# Formal Charge

## Key Questions

Well, the modern concept of the chemical bond relies on the distribution of electrons between atoms....

#### Explanation:

Electrons can be transferred between species such that a cation, and an anion result....and the charged particles can bind electrostatically in an extended array to give a salt...

$N a \left(g\right) + \frac{1}{2} C {l}_{2} \left(g\right) \rightarrow N {a}^{+} C {l}^{-} \left(s\right) \downarrow$

...and typically this interaction occurs between an electron-rich species, a metal, and an electron-poor species, a non-metal...

Alternatively, electrons can be shared to give covalent bonds, a region of high electron-density between two positively charged nuclei, such that internuclear repulsion is negated, and a net attractive force between the nuclei results...

In either case we utilize formal charges to keep track of the electrons..the which acts as the glue between the positively charged nuclear particles.

In either case, it is useful to introduce the concept of formal charge with respect to the ATOM, which may be altered by the loss or gain or electrons...and in every chemical reaction both mass and charge are conserved.

• The formula for calculating the formal charge on an atom is simple.

Formal charge = [ of valence electrons] – [electrons in lone pairs + 1/2 the number of bonding electrons]

Since the number of bonding electrons divided by 2 is equal to the number of bonds surrounding the atom, this formula can be shortened to:
Formal Charge = [ of valence electrons on atom] – [non-bonded electrons + number of bonds].

Let's look at an example. Take the compound $B {H}^{4}$, or tetrahydrdoborate. Boron, $\left(B\right)$ has 3 valence electrons, zero non-bonded electrons, and 4 bonds around it. This means that the formula becomes $3 - \left(0 + 4\right)$, giving an answer of $- 1$.

Next, let's look at the hydrogen atoms in $B {H}^{4}$. Hydrogen has one valence electron, zero non bonded electrons, and one bond. So the formal charge of hydrogen in $B {H}^{4}$ is $1 - \left(0 + 1\right)$, which gives a formal charge of 0.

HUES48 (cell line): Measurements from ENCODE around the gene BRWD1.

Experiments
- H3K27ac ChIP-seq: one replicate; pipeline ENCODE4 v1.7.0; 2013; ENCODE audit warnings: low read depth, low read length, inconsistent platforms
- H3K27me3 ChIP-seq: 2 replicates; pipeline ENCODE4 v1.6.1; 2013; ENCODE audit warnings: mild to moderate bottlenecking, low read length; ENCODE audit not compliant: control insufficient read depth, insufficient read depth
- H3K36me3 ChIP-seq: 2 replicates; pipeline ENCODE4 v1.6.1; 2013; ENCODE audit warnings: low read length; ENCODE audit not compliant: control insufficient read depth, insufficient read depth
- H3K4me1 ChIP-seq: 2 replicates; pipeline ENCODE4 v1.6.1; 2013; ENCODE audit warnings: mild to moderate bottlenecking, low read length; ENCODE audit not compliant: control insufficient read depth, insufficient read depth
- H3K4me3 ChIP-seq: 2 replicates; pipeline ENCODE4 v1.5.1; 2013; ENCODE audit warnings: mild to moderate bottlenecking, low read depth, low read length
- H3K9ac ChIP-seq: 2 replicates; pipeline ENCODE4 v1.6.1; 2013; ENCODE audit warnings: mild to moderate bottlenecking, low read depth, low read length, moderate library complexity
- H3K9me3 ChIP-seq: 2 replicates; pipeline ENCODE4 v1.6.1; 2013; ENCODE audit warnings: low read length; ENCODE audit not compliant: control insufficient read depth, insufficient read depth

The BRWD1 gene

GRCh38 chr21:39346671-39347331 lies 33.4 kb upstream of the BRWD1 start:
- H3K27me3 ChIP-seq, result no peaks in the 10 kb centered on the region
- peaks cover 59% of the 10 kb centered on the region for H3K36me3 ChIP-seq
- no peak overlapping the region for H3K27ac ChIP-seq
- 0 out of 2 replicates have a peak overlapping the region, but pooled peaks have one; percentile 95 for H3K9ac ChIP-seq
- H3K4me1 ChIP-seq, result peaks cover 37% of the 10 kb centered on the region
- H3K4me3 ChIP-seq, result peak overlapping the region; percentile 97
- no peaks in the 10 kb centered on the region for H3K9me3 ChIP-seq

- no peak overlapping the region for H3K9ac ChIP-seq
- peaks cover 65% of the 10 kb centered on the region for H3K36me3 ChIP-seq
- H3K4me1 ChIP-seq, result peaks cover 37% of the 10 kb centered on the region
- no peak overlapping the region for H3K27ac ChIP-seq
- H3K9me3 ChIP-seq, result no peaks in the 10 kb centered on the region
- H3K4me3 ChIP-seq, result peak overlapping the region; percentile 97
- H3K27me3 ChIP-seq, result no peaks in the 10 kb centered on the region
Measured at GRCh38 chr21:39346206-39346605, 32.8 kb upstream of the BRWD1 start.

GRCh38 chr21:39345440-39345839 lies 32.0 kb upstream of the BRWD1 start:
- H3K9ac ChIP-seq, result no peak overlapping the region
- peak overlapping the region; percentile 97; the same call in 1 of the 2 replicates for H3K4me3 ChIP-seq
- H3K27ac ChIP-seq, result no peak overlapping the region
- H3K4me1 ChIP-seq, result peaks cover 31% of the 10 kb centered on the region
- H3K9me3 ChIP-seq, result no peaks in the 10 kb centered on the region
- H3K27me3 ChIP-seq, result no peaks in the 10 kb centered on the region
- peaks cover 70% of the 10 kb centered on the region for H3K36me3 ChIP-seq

Formal charge is the charge left on the central atom when all the bonding pairs (of electrons) are removed sequentially.

#### Explanation:

Let's consider the simple case of ammonia, $N {H}_{3}$, versus its ammonium salt, $N {H}_{4}^{+}$. Now ammonia is a neutral molecule, and there is a non-bonding pair, a lone pair, of electrons localized to the nitrogen centre. Its reaction with ${H}^{+}$ is very simply represented:

$N {H}_{3} + {H}^{+} \rightarrow N {H}_{4}^{+}$

The ammonium is now quaternized. Why? Well, any chemical reaction conserves mass and charge, and this one does as well. But why do we write ammonium as $N {H}_{4}^{+}$, with a formal positive charge on the nitrogen nucleus?

The nitrogen in ammonia, $N {H}_{3}$ is neutral because it shares 3 electrons from the 6 electrons that comprise the $N - H$ bonds, and gets a full contribution from its lone pair, i.e. 5 electrons + 2 inner electrons electrostatically balance the 7 protons in the nucleus of a nitrogen atom. When $N$ is quaternized as ammonium, $N {H}_{4}^{+}$, it is conceived to have a $\frac{1}{2}$ share only of the 8 electrons of the $N - H$ bonds, $4 e$ in total, and is therefore written as $N {H}_{4}^{+}$, with the positive charge formally associated with the nitrogen atom.